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10 Tips for settling kids into a new school

Modern society is more mobile than at any time in history. The reasons one chooses to move are quite diverse including the search for better wages, a better way of life or just a sense of adventure. Even though we are more mobile, one fact remains the same; moving to a new location can be stressful. In fact, many experts rank relocating only slightly less stressful than the loss of a friend or family member.

When you are moving with school-aged children, the stress can increase even more as you look to get them settled into a new school environment.

Here are 10 tips to help make their adjustment to a new school easier, whether it is across town or in another country: –

  • Take positive steps to make the transition easier.

It is perfectly normal for you to be a bit apprehensive about your child’s first day at a new school; this is one time it is best to keep your uncertainty to yourself.  Remind your child of other successful “firsts” in their life. Make a concerted effort to keep you home routine as close to the previous standard as possible. Most importantly, be patient. It is not unusual for children to take about six weeks to fully adjust to a new school and routine.

  • Talk

Be sure to talk with your child about their new school. Take a positive approach but one that allows you to address any concerns. Most students have a wish list of what they hope their school offers, such as a football team or specialised clubs, or specific academic interests.  Knowing a child’s concerns and wants gives you and your child the chance to brainstorm a game plan for the upcoming school term.

  • Do a trial run

Before the first day of school, make sure your child is as prepared as possible. Go through how to get to the school by walking the route, or mapping out the bus stops and noting the times. Contact the school and see if it is possible to take a tour of the school so they can see the classroom and facilities.

  • Knowledge is power

Learn all you can about the new school.  The more your child knows the better. Check the school’s website, student handbook, and social media for any school traditions, special days or customs. Talk with your new neighbours and with school-aged children to get advice. Look for group activities or locations, such as parks or libraries, which are potential places for children of the neighbourhood to gather, so that your child can meet some future classmates.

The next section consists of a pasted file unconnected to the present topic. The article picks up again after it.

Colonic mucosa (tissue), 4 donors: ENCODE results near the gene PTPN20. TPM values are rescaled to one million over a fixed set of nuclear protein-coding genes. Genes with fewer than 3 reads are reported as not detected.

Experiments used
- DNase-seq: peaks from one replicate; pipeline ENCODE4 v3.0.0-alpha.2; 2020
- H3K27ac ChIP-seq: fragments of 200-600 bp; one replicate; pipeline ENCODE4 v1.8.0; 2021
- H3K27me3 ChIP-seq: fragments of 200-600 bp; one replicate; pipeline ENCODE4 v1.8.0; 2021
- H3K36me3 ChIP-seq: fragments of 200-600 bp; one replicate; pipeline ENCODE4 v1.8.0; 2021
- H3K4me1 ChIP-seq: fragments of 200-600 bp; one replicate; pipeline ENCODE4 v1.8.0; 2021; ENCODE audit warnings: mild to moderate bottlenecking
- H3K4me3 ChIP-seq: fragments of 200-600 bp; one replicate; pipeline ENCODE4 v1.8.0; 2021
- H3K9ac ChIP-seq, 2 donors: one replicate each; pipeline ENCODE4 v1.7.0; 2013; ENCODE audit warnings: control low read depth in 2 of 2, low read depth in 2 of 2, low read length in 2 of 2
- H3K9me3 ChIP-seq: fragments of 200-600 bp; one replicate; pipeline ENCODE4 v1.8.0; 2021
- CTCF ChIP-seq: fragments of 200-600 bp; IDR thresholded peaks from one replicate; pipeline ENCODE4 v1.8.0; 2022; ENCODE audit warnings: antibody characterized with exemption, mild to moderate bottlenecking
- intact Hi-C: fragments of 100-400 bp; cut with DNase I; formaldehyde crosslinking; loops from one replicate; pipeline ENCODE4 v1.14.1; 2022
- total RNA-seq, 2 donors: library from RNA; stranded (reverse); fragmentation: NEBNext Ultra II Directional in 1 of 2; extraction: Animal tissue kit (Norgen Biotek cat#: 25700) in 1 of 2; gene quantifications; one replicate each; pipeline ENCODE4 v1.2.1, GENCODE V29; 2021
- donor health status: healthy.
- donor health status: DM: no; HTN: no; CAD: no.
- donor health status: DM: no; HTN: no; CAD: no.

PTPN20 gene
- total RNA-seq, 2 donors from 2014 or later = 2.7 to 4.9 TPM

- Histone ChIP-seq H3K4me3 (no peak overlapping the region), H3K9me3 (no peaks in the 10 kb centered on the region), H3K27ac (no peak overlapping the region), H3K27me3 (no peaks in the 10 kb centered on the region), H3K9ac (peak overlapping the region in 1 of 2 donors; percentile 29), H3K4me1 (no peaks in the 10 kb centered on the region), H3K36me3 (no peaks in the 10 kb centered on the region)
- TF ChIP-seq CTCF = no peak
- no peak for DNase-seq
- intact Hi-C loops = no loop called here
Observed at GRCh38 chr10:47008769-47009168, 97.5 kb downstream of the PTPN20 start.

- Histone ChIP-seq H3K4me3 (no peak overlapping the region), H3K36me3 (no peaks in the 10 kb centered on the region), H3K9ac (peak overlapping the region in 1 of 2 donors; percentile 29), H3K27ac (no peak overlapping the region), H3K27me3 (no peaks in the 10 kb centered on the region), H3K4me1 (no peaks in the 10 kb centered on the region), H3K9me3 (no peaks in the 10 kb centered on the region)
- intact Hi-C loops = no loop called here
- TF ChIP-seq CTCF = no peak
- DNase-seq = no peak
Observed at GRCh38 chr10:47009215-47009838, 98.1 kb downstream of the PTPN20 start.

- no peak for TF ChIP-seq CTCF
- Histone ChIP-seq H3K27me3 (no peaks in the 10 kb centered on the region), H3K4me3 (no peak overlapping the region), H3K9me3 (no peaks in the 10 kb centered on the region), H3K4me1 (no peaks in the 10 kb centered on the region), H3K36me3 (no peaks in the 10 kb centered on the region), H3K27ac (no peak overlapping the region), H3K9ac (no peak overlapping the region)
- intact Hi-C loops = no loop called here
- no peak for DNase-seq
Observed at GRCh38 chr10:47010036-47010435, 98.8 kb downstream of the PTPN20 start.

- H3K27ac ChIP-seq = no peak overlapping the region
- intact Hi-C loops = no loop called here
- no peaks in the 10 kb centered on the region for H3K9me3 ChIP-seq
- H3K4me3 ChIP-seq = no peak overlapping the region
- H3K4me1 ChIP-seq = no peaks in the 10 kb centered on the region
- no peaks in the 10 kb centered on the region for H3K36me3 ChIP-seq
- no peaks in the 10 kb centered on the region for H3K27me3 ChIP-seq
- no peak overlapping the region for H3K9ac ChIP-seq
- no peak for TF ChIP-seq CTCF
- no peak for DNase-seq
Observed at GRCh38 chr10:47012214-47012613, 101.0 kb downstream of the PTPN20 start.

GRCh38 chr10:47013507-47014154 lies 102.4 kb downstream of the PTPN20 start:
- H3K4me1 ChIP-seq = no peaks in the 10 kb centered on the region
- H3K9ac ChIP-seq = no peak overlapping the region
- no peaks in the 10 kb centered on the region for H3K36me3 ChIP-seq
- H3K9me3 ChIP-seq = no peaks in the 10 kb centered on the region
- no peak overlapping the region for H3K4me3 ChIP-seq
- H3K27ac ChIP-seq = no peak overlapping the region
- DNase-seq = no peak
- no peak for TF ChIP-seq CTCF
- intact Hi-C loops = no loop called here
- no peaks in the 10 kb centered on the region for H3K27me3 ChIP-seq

• Invite New Friends to Your Home

It is usually easier for young people to make new friends in their area. If you meet neighbours with same-aged children, invite them over for a play date or informal get together. Any excuse to socialise with other children is a good idea, especially if you have younger children.

  • Stock Up on School Supplies

Make sure your child has everything they need for the first day of school.  Many schools have a list of required and recommended supplies posted on their website or available at the school. This helps eliminate a source of potential stress or embarrassment for your child.

  • Get Involved

Look for ways to be involved with your child’s school. Many schools welcome volunteers for various functions, which are an excellent way of getting to understand your child’s environment. Join any parent groups and organisations and attempt to participate in as many as possible.

  • Make Sure Your Child is Well Rested

During the break in school terms it is not unusual for children to stay awake and get up later the next day. Try to move towards a standard school year sleep schedule a week or so before the new school term starts.

  • Get off to a Good Start on the First day

Make the first day as stress-free as possible. Make sure that everything needed for the first day of school is organised the night before. Pack any bags and make sure that school uniform/ clothes are laid out and ready. Wake up a few minutes early and make sure your child has a healthy breakfast before heading out on their new adventure.

  • Accompany Younger Children on the First Day

Younger children may not say so but in general they are more than happy to have you accompany them on their first day. Allow enough time to walk to school with your child and if possible introduce them to their new teacher.


We hope this post helps you with the task of settling your children into a new environment. For more advice on settling into a new country, keep an eye on our blog for further updates and tips and tricks.


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